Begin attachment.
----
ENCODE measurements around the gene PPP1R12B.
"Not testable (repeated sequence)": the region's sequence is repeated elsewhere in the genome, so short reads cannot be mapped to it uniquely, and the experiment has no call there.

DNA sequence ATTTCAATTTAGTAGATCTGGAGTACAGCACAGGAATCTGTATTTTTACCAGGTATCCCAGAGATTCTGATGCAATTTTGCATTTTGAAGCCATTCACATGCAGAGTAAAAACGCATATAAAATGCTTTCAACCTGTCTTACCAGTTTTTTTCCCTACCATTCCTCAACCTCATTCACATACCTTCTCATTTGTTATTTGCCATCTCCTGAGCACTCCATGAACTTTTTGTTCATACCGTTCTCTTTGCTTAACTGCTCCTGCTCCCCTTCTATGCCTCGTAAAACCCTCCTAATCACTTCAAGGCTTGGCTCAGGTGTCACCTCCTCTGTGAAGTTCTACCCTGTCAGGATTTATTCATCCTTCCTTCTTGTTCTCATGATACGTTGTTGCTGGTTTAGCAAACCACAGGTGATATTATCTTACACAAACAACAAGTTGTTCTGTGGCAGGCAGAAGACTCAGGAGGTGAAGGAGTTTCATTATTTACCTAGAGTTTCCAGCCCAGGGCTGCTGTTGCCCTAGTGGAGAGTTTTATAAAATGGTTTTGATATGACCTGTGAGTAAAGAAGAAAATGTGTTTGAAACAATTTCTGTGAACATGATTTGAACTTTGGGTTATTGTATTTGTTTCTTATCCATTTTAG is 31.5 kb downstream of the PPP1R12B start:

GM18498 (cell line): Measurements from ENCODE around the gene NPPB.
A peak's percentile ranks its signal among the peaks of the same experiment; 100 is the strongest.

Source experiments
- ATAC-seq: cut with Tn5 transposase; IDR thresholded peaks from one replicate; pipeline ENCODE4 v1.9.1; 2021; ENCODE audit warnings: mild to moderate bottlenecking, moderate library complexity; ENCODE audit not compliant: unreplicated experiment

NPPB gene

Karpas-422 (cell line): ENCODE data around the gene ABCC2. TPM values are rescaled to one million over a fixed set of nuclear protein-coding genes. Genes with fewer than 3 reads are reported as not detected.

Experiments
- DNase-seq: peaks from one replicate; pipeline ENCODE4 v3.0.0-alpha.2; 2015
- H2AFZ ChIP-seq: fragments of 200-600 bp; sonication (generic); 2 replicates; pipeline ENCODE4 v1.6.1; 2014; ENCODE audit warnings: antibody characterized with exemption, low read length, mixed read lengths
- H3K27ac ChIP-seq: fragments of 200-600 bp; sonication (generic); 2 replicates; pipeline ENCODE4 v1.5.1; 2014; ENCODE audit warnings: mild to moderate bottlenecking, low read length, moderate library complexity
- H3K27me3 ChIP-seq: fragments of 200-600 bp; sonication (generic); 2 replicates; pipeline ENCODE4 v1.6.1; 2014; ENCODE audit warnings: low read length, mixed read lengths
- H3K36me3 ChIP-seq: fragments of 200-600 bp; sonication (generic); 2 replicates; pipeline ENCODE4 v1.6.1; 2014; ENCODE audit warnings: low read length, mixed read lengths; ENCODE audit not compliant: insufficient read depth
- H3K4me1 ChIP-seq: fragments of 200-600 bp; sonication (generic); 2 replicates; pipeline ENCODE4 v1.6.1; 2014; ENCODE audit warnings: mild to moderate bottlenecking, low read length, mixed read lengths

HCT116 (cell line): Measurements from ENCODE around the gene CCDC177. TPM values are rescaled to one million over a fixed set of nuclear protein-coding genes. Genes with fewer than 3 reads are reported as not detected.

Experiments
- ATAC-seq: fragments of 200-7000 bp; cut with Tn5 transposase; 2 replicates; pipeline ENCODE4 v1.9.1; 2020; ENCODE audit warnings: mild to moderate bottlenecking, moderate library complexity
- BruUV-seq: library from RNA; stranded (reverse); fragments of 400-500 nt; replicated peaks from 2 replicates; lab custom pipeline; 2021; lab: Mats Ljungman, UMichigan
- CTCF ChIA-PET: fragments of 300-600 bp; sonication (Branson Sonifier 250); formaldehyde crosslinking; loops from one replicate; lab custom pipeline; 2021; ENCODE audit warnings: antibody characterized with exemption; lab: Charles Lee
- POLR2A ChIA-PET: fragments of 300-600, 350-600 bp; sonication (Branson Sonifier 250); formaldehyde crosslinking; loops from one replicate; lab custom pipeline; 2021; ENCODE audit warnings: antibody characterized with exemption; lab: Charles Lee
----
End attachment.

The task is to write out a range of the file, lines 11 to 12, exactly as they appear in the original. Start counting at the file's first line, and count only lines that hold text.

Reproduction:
- DNase-seq: peaks from one replicate; pipeline ENCODE4 v3.0.0-alpha.2; 2015
- H2AFZ ChIP-seq: fragments of 200-600 bp; sonication (generic); 2 replicates; pipeline ENCODE4 v1.6.1; 2014; ENCODE audit warnings: antibody characterized with exemption, low read length, mixed read lengths